Tuesday, May 19, 2009

Four Wings Bad, Two Wings Good?

While helping to review a painting of Velociraptor posted to Gondolend, the artist brought up an outdated drawing of Sinornithosaurus she'd found among the top hits on Google, showing generally poor drawing skills and a likely inaccurate frond-tail of feather extending all the way to the hip (dromaeosaurs all seem to have had only a spray of vaned feathers at the tip of the tail, the rest being covered in down). This drawing is one of mine. As I've been updating my web site, I figured Sinornithosaurus should go to the top of the list for things to take a second stab at illustrating.

But how? In his book Dinosaurs of the Air, Greg Paul gave his sinornithosaurs something no fossils of them preserve--Microraptor-like wings on the back legs. It's a close relative of Microraptor, sure, but why do this with no evidence? In the travelling Feathered Dinosaurs exhibit I was lucky enough to see at the AMNH, the Liaoning diorama also contained a sinornithosaur with small, microraptorian hind wings. I checked the fossils again. Was I missing something? It seemed like a consensus was emerging with no published evidence. Sounds like some juicy behind the scenes goss was at work here.

It was. I present to you an unpublished specimen (NGMC 00-12-A, from Ji's thesis) of Sinornithosaurus (EDIT: Or is it a large, old Microraptor? See Mickey Mortimer's comments below) with what looks to be small wings on the hind legs.
Not only that, but as predicted by GSP and the AMNH model, it also appears to have full wings with primary (not just secondary as suggested by the preservation of the "Dave" specimen) wing feathers.

But... is it real? A few posters to DinoForum have admitted tentative wariness about even the hind-wing sporting Microraptor. After all, portions of the published Micro specimens are known to have been, ah, "enhanced" to make them more appealing to fossil collectors on the secondary fossil market (which is like half the Chinese economy and is only illegal in name). Sure, many specimens of Microraptor have been found with hind wings, but only two have been published on, and all came from private collectors. Specimens dug up by pros have lacked this feature, but are also more poorly preserved.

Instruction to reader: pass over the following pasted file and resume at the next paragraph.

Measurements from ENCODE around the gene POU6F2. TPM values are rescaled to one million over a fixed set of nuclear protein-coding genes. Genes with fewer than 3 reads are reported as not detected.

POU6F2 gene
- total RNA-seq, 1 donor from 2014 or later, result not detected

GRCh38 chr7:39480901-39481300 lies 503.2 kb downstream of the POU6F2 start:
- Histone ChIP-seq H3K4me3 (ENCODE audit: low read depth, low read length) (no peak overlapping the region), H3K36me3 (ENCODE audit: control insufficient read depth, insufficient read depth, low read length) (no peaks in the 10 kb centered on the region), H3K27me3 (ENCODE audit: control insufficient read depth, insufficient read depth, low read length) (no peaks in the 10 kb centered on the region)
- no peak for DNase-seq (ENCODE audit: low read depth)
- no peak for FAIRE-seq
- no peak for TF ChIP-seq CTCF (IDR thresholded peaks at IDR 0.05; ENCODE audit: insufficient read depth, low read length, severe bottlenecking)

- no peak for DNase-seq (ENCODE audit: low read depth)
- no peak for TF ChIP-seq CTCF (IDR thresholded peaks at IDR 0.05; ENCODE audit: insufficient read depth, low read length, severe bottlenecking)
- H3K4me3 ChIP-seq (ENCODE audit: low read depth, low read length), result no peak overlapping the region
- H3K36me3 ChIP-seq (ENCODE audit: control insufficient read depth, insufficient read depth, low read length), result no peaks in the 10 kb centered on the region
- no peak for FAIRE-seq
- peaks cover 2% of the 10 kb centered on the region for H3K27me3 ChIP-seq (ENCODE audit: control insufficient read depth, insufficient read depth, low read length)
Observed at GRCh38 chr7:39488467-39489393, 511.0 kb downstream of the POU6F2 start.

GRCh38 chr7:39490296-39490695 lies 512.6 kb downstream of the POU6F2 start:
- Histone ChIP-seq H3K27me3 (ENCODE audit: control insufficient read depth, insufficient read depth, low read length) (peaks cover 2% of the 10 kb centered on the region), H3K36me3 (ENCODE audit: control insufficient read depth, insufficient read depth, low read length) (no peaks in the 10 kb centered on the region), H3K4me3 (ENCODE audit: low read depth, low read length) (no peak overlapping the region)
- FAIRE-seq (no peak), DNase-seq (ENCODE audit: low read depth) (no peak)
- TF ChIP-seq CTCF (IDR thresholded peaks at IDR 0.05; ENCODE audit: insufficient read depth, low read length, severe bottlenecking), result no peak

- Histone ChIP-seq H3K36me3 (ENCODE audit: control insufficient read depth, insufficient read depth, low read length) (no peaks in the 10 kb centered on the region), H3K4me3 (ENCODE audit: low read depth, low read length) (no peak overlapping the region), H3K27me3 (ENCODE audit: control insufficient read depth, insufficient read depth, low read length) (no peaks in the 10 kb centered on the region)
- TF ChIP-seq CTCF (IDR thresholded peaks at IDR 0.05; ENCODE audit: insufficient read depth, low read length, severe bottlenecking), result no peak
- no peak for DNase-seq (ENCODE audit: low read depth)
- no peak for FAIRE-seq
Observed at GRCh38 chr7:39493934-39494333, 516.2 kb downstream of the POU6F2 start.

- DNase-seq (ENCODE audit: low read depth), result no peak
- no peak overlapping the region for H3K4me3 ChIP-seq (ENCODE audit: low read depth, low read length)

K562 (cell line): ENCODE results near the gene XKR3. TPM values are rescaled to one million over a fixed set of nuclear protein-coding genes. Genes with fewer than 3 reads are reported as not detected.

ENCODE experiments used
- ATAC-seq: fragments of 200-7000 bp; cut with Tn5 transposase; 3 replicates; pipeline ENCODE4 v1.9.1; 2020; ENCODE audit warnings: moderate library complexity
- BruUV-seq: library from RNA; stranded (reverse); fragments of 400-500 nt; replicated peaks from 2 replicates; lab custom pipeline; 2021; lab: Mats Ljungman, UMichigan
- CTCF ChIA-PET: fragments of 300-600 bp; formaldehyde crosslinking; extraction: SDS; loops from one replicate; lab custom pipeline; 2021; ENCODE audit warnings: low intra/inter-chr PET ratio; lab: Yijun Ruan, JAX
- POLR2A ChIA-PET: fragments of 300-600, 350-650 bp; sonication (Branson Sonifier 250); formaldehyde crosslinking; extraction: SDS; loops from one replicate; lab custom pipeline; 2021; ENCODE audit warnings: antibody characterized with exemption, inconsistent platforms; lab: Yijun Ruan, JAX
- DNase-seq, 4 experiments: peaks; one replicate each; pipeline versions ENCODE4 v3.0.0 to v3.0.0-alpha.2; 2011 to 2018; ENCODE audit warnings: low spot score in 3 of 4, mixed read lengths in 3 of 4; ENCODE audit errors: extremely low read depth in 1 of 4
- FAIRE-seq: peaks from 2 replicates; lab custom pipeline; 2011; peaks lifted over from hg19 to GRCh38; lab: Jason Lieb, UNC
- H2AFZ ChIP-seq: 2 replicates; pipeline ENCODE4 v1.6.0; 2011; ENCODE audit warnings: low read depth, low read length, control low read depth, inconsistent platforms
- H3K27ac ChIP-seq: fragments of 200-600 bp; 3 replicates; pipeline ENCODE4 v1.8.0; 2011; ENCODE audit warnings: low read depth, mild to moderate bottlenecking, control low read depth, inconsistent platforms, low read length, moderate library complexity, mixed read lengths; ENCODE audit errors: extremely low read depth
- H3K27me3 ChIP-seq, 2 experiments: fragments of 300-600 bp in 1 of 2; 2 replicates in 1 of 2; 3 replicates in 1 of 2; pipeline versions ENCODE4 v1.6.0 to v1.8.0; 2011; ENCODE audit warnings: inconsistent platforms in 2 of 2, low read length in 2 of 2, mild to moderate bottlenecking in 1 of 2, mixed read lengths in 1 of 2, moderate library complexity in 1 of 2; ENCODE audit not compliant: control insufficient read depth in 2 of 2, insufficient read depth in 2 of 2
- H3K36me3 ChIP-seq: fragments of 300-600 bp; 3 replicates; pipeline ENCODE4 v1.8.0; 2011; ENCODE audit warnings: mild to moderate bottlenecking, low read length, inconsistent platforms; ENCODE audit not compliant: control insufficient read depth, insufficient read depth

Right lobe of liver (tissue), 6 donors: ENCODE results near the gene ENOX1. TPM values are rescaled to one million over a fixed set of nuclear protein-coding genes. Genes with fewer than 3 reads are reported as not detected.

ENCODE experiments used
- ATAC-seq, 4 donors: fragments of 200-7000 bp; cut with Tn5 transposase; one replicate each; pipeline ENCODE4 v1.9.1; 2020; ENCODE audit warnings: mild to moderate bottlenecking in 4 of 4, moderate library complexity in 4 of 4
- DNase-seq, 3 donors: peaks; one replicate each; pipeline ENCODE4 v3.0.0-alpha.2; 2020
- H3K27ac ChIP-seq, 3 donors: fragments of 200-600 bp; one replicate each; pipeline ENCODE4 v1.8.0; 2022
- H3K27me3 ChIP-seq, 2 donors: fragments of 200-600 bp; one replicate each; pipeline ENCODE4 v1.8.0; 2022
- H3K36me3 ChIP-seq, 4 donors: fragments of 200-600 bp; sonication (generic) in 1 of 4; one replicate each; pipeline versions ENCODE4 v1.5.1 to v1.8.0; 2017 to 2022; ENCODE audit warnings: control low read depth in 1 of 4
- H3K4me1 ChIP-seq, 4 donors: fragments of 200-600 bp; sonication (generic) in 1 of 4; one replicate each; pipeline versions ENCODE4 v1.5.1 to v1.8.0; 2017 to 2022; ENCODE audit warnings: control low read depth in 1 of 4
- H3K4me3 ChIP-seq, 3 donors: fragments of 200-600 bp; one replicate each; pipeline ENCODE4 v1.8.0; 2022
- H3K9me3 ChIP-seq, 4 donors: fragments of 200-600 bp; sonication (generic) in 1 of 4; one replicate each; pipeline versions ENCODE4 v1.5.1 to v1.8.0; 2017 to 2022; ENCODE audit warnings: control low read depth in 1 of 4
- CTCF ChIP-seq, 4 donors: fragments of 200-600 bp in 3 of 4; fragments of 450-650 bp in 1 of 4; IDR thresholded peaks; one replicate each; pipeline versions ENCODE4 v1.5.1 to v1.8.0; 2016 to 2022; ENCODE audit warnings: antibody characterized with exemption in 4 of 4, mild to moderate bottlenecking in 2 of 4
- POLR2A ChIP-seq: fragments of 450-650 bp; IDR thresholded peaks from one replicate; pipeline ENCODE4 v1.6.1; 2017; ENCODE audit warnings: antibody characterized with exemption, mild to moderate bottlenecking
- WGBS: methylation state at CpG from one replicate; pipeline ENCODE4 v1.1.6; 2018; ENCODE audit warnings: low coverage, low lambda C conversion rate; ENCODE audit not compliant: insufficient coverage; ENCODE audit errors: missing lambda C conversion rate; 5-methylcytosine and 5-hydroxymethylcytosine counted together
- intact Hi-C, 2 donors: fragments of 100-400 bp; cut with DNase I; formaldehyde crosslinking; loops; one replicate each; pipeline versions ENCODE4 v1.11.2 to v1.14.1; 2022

In the photo above, you can see that the feathered portion of the leg is on a separate piece of rock from the rest. Granted, specimens like this, at this size, are generally pretty fragmented, but it also gives fakers leeway to swap pieces in and out in order to make the piece more attractive. This practice isn't necessarily malicious, the enhancers just want to create a more artistic piece with no concern for science. Nor is it limited to China (remember Irritator? It got that name for a reason). Still, it's very prevalent there, to the point where many "museums" (mostly private collections that admit the public like the old Cabinets of Curiosity) contain mostly faked fossils. Professional museums in China, like the IVPP, are mainly clean from what I've heard. The pros are aware of this problem and I'd like to think most specimens that hit press are properly vetted, especially in the aftermath of Archaeoraptor. But when it comes to unpublished specimens, all bets are off, so be careful out there, paleoartists!

Long story short, I'll be re-illustrating Sinornithosaurus, but the hind wings will go in a separate layer, just in case...